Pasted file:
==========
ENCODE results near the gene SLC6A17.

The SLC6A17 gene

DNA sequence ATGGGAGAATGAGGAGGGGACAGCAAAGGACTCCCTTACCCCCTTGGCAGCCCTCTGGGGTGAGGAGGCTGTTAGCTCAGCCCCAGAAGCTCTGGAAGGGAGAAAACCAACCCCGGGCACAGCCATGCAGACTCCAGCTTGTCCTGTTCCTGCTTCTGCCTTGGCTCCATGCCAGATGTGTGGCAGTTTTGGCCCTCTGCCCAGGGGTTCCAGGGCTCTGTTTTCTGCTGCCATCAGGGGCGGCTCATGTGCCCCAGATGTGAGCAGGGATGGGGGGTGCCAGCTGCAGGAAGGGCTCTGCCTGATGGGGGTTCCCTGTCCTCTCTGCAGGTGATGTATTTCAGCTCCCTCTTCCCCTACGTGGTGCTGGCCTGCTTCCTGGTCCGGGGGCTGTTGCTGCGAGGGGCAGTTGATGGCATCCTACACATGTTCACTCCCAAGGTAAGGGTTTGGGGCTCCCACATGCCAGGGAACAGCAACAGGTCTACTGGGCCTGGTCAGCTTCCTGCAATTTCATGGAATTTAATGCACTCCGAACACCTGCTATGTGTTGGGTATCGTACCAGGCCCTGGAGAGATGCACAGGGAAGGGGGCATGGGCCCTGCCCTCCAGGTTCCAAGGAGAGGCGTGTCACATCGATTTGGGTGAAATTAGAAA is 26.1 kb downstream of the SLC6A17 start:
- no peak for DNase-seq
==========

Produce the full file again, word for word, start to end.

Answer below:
ENCODE results near the gene SLC6A17.

The SLC6A17 gene

DNA sequence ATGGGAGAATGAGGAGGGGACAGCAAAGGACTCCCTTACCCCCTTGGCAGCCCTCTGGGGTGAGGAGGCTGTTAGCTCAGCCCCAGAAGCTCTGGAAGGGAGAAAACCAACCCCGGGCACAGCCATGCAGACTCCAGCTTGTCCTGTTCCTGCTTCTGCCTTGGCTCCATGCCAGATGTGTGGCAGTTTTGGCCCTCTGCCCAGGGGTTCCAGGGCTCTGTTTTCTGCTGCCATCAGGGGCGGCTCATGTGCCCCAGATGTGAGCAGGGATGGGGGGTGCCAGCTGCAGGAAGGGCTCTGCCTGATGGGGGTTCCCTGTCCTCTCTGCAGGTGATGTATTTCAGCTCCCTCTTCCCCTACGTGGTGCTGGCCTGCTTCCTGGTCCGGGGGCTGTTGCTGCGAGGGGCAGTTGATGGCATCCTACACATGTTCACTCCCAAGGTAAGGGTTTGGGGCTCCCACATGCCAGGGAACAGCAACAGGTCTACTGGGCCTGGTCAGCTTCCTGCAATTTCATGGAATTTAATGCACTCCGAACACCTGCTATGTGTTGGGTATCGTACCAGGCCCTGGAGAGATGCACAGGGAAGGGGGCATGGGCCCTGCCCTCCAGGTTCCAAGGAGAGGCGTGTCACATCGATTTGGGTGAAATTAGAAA is 26.1 kb downstream of the SLC6A17 start:
- no peak for DNase-seq